They often die hard, as in the case of another present (and past) presidential hopeful, Newt Gingrich, whose earlier infidelity with his current wife haunts his attempted political resurrection as she campaigns cheerfully at his side.
Even former President Bill Clinton's efforts on behalf of his wife Hillary in 2008 almost always were accompanied by news-media references to his own sexual strayings, which contributed heavily to his impeachment by the House of Representatives in 1998. Mr. Clinton miraculously survived several rounds of such scandals while running for president and in the White House, though lesser lights in politics have seen dalliances snuff out their careers.
Nevertheless, in terms of public tolerance, the country has come a long way from the days when Adlai Stevenson, as a divorced man running for president against Dwight D. Eisenhower in 1952 and 1956, was considered unacceptable by many voters. And in 1964, Nelson Rockefeller's failure to gain the Republican nomination was widely attributed to his recent divorce from his longtime wife and marriage to a younger woman.
In more recent years, the political problem with such "scandals" has not been so much a question of morality as it has been of willful deception. What has harmed politicians caught up in allegations of sexual harassment or abuse has been the attempted cover-up, when candor at the outset may have taken much of the sting out of the accusations.
That was a key lesson of the botched Watergate affair. Richard Nixon was undone not only by the plot to break into the Democratic National Committee and the hush money payoffs to the burglars hired by the Nixon re-election committee. His aggressive efforts to cover up the whole mess were what nailed him in the end.
Nixon may be remembered by many Americans for having blurted out in an appearance at, of all places, Disney World in Florida, "I'm not a crook." And Mr. Clinton's dodges -- "I did not have sexual relations with that woman, Miss Lewinsky" and "it depends on what the meaning of the word 'is' is" -- will live long after him.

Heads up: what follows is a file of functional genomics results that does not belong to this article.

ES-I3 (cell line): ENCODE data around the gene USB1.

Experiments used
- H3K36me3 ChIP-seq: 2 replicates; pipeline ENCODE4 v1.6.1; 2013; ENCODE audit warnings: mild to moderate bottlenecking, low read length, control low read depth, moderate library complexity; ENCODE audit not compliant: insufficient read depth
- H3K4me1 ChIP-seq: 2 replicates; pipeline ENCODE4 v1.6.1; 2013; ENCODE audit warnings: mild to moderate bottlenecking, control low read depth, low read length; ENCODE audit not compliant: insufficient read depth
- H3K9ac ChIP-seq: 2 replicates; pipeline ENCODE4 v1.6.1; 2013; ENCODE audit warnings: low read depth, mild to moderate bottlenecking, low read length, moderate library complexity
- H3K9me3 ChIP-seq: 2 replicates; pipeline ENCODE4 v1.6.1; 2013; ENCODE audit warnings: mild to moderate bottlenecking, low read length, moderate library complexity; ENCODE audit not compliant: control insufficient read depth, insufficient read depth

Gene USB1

Yet many subsequent politicians have been brought down by failure to abandon such evasions and just come clean. Rather incredibly under the circumstances, Herman Cain has already been wounded with too many self-inflicted cuts: First he stated flatly that he had never been accused of any sexual harassment, then that he knew nothing about any settlement payments in the case, and more waffling followed.
A cardinal rule in politics, repeatedly emphasized by experienced practitioners of damage control, is get the facts out yourself before others get out their version. In one of the largest presidential scandals of all, it was reported in 1884 that Gov. Grover Cleveland of New York, running for president, had fathered an illegitimate child. When a close friend and Democratic aide, Charles Goodyear, asked him what his reply should be, Cleveland sent him a three-word telegram: "Tell the truth."
Cleveland proceeded to do just that himself, acknowledging the paternity of the child and thereafter assuming responsibility for the care and education of the young boy. During the fall presidential campaign, supporters of Republican nominee James G. Blaine chanted the refrain: "Ma, Ma, where's my Pa? Gone to the White House! Ha, Ha, Ha!" But Cleveland was elected.
Tell the truth was advice that Nixon rejected, had he ever heard it at all. Mr. Clinton received the same advice as well, but he lived up to his reputation as "Slick Willie" and was saved only by fellow Democrats in the Senate who, holding their noses, voted for his acquittal.
Mr. Cain faces the same challenge now, to get the full story out and live up to his reputation for candor whatever the consequences. Vindication could keep his political fortunes alive if indeed his side of the story is told and holds up in the light of day.
Jules Witcover is a syndicated columnist and former long-time writer for The Baltimore Sun. His email is firstname.lastname@example.org.